The President and CEO of Kerns and Associates predicts the North American pork sector is poised to reap substantial economic benefits as the result of reduced pork production in the Pacific rim. While Canadian pork production has remained stable the United States has continued to expand and productivity has been off the charts.
Joe Kerns, the President and CEO of Kerns and Associates, notes upward of 75 percent of Canadian pork production is pushed into the export market while the United States is at about 25 percent so exports are key to profitability within North America.
Clip-Joe Kerns-Kerns & Associates:
Exports is the holy grail. In very rough terms between Canada and the United States we're going to spend some place in the neighborhood of eight percent of our disposable income on food. The rest of the world is some place in that 25 to 30 percent range if you take a very broad brush. Because of that we are sated. We are not where the growth is anticipated.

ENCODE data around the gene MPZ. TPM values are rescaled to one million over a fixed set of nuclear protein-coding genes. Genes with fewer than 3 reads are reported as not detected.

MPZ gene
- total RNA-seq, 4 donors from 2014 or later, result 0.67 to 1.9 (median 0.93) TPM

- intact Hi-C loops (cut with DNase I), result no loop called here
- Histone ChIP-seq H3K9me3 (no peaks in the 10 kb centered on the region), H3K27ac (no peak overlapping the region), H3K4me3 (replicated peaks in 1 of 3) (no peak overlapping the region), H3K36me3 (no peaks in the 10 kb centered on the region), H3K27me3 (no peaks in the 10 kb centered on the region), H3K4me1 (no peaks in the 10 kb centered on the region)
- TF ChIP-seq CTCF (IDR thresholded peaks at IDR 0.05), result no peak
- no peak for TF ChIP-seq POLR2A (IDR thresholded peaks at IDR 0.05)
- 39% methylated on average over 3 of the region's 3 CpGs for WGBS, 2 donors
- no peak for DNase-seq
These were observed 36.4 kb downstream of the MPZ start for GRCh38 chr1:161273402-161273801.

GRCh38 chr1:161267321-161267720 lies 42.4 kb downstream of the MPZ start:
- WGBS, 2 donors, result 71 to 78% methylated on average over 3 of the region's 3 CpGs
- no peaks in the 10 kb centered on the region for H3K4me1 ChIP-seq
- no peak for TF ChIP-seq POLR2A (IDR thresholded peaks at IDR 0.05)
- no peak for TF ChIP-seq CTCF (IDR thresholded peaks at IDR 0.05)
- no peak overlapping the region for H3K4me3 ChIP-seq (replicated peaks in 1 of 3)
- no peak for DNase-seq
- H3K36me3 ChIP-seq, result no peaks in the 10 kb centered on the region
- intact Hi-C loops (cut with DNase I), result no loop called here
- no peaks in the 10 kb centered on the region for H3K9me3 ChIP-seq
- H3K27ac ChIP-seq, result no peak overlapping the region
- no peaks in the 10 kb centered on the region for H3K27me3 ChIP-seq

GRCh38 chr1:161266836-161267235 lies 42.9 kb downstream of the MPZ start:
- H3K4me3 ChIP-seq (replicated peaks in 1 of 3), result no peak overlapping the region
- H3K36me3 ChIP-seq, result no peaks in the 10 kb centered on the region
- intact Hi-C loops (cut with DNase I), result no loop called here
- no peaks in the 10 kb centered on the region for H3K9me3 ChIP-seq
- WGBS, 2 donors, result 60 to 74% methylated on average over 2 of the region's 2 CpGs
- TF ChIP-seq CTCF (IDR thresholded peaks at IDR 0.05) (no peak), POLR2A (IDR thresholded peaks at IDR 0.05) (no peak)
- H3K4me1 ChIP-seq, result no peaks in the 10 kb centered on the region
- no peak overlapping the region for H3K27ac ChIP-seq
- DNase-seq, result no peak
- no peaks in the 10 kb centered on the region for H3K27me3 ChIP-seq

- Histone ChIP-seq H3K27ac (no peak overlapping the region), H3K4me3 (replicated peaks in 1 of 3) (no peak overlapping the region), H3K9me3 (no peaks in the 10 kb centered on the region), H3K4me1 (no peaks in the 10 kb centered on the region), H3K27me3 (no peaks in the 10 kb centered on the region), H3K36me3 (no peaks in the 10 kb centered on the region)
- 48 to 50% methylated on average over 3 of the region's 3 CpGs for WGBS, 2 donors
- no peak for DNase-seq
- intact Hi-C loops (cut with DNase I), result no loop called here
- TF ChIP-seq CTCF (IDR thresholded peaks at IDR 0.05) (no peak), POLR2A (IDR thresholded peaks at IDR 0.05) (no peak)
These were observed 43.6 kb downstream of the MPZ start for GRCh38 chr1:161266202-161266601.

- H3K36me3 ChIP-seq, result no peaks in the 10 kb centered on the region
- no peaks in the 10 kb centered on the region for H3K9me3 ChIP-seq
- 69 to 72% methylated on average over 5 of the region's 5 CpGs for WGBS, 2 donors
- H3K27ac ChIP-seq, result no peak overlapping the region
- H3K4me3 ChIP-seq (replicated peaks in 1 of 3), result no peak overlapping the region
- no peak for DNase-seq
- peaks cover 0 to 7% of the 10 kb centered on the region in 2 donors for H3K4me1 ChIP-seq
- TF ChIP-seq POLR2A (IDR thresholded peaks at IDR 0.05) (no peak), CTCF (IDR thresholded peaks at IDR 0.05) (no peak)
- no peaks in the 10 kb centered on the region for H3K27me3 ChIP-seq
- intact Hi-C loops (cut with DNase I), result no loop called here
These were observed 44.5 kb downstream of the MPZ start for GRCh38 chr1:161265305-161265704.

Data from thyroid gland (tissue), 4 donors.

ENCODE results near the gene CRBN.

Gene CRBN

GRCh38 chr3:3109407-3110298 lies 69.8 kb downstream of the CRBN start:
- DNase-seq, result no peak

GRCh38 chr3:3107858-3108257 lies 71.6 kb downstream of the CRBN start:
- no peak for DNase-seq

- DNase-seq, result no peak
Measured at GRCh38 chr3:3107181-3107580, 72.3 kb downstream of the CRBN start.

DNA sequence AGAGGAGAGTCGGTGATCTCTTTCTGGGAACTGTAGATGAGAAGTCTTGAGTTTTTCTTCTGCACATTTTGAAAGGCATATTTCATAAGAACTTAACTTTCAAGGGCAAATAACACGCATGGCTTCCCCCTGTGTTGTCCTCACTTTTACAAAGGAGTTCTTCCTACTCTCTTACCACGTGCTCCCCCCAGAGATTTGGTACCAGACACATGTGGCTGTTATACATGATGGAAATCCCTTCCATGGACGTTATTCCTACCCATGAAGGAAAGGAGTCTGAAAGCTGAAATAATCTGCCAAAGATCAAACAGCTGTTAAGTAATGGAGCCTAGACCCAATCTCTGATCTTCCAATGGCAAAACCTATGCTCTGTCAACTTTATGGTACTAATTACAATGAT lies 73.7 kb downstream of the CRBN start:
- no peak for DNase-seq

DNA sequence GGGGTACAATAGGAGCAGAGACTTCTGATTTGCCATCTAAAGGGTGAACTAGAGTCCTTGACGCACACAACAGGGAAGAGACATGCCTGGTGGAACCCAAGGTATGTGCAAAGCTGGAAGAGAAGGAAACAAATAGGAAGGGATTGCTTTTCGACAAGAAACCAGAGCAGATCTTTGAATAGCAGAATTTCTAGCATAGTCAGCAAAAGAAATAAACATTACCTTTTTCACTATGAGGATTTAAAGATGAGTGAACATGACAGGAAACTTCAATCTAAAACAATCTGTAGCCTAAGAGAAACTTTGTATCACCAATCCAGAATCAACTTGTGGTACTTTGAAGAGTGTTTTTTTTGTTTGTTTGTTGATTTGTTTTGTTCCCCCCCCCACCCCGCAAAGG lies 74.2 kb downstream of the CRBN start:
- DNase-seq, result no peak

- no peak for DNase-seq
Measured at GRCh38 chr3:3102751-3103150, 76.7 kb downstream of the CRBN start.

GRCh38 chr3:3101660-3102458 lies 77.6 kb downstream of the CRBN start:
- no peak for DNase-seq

Our per capita consumption remains relatively static. Five percent of the world's population lives in North America yet we have 45 percent of the world's wealth. That's why I think these exports are so important. Number one, it's where the population base is and number two it's where the desire is and we call that desire demand. That's where everything is going to happen. You couple that with the shortage we've had inside of China, in the whole Pacific Rim.
The Pacific Rim has 70 percent of the world's hogs and the decimation that ASF is wreaking across that whole area is going to create a huge incentive for us to move product overseas. This is not just a humanitarian effort. This is an economic, very viable pay that is facing the North American pork producer and I think we simply have to wait just a little longer than what we had hoped for but it is still coming to us.Source : Farmscape